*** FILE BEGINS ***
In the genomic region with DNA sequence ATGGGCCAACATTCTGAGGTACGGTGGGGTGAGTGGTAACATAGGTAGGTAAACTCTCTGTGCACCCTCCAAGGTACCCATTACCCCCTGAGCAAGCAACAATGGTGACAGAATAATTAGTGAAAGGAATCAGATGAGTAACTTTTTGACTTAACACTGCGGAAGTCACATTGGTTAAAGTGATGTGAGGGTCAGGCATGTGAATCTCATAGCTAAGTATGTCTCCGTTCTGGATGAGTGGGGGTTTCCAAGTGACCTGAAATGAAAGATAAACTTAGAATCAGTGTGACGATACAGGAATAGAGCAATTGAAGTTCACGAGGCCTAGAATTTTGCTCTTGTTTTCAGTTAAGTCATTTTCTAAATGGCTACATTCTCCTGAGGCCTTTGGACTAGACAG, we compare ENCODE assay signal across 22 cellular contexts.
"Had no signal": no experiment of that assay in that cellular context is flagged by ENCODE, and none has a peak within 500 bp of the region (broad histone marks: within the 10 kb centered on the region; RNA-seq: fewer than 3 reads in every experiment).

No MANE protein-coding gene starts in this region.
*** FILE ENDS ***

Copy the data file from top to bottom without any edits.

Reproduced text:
In the genomic region with DNA sequence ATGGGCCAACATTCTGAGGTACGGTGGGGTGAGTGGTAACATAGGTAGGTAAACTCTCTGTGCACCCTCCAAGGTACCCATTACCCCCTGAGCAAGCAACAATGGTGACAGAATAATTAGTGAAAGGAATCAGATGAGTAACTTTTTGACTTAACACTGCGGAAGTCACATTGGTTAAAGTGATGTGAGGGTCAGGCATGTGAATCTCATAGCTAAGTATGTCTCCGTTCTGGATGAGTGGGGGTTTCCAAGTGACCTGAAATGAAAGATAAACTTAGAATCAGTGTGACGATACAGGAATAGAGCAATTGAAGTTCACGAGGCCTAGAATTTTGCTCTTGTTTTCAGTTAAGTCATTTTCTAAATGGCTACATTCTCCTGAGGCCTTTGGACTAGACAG, we compare ENCODE assay signal across 22 cellular contexts.
"Had no signal": no experiment of that assay in that cellular context is flagged by ENCODE, and none has a peak within 500 bp of the region (broad histone marks: within the 10 kb centered on the region; RNA-seq: fewer than 3 reads in every experiment).

No MANE protein-coding gene starts in this region.